Long before Donald Trump misused the term to brand any critical article against him, Bhutan as a nation had discovered ‘fake news.’
In part it was due to the lack of knowledge about the country while it partly has to do with a natural reticence of our people or for that matter our state institutions to speak out.
The educated class of Bhutan would have a good laugh over mainly harmless articles about Bhutan making tall and fantastic claims.
Journalists who never stepped a foot into the country would be the Bhutan experts writing about Bhutan. As a result it was more the perceptions of the news agencies or the foreign countries that shaped many ‘fake news’ about Bhutan.
It seems that things have not changed even today with a spate of either completely inaccurate stories coming out on Bhutan with fantastical claims to fit particular narratives or a lot of half baked and researched pieces.
The Doklam standoff has understandably generated enormous interest about Bhutan both in India and China.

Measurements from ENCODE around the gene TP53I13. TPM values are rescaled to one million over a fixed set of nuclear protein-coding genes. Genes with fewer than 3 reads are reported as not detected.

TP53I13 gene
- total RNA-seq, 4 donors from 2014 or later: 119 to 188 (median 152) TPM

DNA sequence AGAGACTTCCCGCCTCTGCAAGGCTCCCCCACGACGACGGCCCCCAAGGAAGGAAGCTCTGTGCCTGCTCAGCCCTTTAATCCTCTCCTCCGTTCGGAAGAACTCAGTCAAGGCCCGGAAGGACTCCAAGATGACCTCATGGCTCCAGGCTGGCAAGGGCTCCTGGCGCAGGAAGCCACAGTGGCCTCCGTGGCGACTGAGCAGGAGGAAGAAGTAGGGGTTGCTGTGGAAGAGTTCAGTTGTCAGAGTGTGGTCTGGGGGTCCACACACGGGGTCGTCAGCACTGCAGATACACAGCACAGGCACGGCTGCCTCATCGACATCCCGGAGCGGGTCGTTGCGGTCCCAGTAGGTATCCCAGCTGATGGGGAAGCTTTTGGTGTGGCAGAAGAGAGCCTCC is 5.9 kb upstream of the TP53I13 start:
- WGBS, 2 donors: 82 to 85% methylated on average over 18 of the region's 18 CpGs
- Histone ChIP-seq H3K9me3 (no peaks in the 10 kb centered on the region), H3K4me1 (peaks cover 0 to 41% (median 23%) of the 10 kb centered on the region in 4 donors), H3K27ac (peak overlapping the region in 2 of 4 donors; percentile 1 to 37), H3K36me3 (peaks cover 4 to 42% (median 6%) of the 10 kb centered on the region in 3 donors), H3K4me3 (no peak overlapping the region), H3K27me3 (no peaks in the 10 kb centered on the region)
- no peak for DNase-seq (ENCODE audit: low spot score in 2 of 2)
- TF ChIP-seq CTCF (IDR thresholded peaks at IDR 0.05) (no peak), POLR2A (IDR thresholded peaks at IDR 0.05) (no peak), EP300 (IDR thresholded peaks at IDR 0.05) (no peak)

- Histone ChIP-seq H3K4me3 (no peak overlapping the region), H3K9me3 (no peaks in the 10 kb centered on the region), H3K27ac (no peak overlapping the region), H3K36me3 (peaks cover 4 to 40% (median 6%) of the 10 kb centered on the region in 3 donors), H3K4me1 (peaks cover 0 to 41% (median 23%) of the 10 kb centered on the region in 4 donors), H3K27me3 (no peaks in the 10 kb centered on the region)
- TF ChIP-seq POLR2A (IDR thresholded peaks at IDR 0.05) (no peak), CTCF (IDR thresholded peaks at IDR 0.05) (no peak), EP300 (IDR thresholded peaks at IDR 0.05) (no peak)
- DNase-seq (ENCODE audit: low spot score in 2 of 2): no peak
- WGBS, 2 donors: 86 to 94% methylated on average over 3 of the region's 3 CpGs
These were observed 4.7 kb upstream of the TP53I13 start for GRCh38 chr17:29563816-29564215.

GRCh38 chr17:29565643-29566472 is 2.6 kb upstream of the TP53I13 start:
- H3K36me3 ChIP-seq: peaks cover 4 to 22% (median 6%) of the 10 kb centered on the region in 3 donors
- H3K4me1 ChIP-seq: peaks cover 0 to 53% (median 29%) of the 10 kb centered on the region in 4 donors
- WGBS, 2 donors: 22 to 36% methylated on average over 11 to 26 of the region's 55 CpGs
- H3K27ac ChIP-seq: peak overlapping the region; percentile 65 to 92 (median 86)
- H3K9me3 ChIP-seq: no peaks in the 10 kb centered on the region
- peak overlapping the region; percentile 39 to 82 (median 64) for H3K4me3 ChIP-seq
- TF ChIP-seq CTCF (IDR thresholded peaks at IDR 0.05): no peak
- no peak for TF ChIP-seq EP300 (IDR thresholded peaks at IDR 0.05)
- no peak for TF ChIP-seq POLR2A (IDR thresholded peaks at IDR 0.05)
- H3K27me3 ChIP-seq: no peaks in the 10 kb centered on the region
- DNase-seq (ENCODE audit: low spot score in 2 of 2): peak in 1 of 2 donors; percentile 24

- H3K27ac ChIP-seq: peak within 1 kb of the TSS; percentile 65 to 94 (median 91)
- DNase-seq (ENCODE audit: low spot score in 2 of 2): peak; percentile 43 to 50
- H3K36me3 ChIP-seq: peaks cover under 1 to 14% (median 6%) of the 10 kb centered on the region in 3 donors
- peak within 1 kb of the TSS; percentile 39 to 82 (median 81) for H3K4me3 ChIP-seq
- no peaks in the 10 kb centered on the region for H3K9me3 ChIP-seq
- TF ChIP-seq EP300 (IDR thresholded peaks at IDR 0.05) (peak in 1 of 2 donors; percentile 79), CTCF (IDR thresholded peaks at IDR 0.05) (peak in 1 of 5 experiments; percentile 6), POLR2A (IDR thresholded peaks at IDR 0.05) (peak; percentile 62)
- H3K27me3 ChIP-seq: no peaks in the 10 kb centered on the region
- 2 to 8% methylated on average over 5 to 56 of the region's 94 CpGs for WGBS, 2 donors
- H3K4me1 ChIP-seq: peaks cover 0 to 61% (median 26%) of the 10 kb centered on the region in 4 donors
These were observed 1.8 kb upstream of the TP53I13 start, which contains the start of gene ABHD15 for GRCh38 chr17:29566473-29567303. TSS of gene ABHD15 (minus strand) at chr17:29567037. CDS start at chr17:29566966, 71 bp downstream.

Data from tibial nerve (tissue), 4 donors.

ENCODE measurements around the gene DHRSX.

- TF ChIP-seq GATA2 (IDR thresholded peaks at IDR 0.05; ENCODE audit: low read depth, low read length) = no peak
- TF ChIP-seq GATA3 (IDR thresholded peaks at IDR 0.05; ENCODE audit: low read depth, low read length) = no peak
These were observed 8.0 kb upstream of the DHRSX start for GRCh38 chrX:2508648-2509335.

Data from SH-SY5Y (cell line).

Bhutan on its part has issued two official statements and then remained silent after that. As explained by this paper before, Bhutan’s silence should not be misread. It is to firstly avoid heating up an already hot situation and also at the same time to not end up saying something that can give cause to anger either the dragon or the elephant for that matter.
Bhutan’s silence will also make it easier for both India and China to come up with a face saving solution if one is possible.
Even the Indian government has maintained an equivalent level of silence limited mainly to an MEA statement.
However, strangely, it is Bhutan’s silence that is being questioned and misread.
Two of the many basic rules of journalism are to check ones facts and also ‘if in doubt to throw it out’.
It is neither right nor ethical to simply go lax on the basic rules of journalism or for that matter even basic good behavior only because the subject matter is a smaller country. Facts matter and in today’s connected and online world writers can no longer hide behind reams of yellow paper or yellow journalism for that matter.
Ratings don’t last. Good journalism does.